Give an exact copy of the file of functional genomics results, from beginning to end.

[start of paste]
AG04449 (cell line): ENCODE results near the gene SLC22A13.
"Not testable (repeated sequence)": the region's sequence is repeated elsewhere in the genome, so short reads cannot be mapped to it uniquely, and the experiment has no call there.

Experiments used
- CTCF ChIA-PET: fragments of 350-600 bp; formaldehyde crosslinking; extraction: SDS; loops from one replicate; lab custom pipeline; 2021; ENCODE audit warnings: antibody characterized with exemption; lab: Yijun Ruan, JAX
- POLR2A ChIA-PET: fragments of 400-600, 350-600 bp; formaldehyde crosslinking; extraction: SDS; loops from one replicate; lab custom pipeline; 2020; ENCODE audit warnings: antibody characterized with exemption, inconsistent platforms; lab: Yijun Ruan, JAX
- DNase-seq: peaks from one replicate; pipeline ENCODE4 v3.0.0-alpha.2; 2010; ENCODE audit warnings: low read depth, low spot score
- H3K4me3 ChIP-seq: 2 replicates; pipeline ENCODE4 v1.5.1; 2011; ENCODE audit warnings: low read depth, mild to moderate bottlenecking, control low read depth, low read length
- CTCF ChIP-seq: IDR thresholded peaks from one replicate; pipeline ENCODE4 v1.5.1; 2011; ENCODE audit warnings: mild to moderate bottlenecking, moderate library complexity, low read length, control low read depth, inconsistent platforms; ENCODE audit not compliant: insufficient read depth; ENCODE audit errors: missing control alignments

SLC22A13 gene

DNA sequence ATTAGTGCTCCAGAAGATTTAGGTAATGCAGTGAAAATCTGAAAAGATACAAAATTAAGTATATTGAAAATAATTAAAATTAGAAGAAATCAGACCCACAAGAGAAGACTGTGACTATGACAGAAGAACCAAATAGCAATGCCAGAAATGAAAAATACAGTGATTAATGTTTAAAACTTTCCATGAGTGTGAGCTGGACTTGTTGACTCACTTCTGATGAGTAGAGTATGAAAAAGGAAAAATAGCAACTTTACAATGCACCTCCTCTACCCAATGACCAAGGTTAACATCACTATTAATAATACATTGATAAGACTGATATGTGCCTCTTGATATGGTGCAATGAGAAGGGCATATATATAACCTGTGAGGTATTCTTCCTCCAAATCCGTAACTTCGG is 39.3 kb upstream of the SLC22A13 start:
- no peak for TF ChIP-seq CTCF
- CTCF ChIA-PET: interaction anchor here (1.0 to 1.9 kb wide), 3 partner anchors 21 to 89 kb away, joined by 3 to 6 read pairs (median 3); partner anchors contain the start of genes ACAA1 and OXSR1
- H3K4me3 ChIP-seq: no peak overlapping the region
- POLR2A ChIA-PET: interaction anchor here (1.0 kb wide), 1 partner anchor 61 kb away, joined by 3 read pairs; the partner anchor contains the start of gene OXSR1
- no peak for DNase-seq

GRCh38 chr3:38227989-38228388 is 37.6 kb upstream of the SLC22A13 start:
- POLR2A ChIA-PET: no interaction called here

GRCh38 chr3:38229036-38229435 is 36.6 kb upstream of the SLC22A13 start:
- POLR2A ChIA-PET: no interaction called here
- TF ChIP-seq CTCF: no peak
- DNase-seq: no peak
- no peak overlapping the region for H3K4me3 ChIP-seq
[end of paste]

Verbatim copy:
AG04449 (cell line): ENCODE results near the gene SLC22A13.
"Not testable (repeated sequence)": the region's sequence is repeated elsewhere in the genome, so short reads cannot be mapped to it uniquely, and the experiment has no call there.

Experiments used
- CTCF ChIA-PET: fragments of 350-600 bp; formaldehyde crosslinking; extraction: SDS; loops from one replicate; lab custom pipeline; 2021; ENCODE audit warnings: antibody characterized with exemption; lab: Yijun Ruan, JAX
- POLR2A ChIA-PET: fragments of 400-600, 350-600 bp; formaldehyde crosslinking; extraction: SDS; loops from one replicate; lab custom pipeline; 2020; ENCODE audit warnings: antibody characterized with exemption, inconsistent platforms; lab: Yijun Ruan, JAX
- DNase-seq: peaks from one replicate; pipeline ENCODE4 v3.0.0-alpha.2; 2010; ENCODE audit warnings: low read depth, low spot score
- H3K4me3 ChIP-seq: 2 replicates; pipeline ENCODE4 v1.5.1; 2011; ENCODE audit warnings: low read depth, mild to moderate bottlenecking, control low read depth, low read length
- CTCF ChIP-seq: IDR thresholded peaks from one replicate; pipeline ENCODE4 v1.5.1; 2011; ENCODE audit warnings: mild to moderate bottlenecking, moderate library complexity, low read length, control low read depth, inconsistent platforms; ENCODE audit not compliant: insufficient read depth; ENCODE audit errors: missing control alignments

SLC22A13 gene

DNA sequence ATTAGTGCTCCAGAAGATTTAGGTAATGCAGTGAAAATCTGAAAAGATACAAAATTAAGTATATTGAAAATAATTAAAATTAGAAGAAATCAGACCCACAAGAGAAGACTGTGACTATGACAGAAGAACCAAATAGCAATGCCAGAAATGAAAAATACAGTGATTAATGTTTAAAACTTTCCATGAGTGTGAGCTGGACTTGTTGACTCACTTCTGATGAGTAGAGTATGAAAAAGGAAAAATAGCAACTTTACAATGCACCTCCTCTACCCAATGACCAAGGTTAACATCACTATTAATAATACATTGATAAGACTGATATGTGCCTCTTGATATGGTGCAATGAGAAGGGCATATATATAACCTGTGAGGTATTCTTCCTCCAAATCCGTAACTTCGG is 39.3 kb upstream of the SLC22A13 start:
- no peak for TF ChIP-seq CTCF
- CTCF ChIA-PET: interaction anchor here (1.0 to 1.9 kb wide), 3 partner anchors 21 to 89 kb away, joined by 3 to 6 read pairs (median 3); partner anchors contain the start of genes ACAA1 and OXSR1
- H3K4me3 ChIP-seq: no peak overlapping the region
- POLR2A ChIA-PET: interaction anchor here (1.0 kb wide), 1 partner anchor 61 kb away, joined by 3 read pairs; the partner anchor contains the start of gene OXSR1
- no peak for DNase-seq

GRCh38 chr3:38227989-38228388 is 37.6 kb upstream of the SLC22A13 start:
- POLR2A ChIA-PET: no interaction called here

GRCh38 chr3:38229036-38229435 is 36.6 kb upstream of the SLC22A13 start:
- POLR2A ChIA-PET: no interaction called here
- TF ChIP-seq CTCF: no peak
- DNase-seq: no peak
- no peak overlapping the region for H3K4me3 ChIP-seq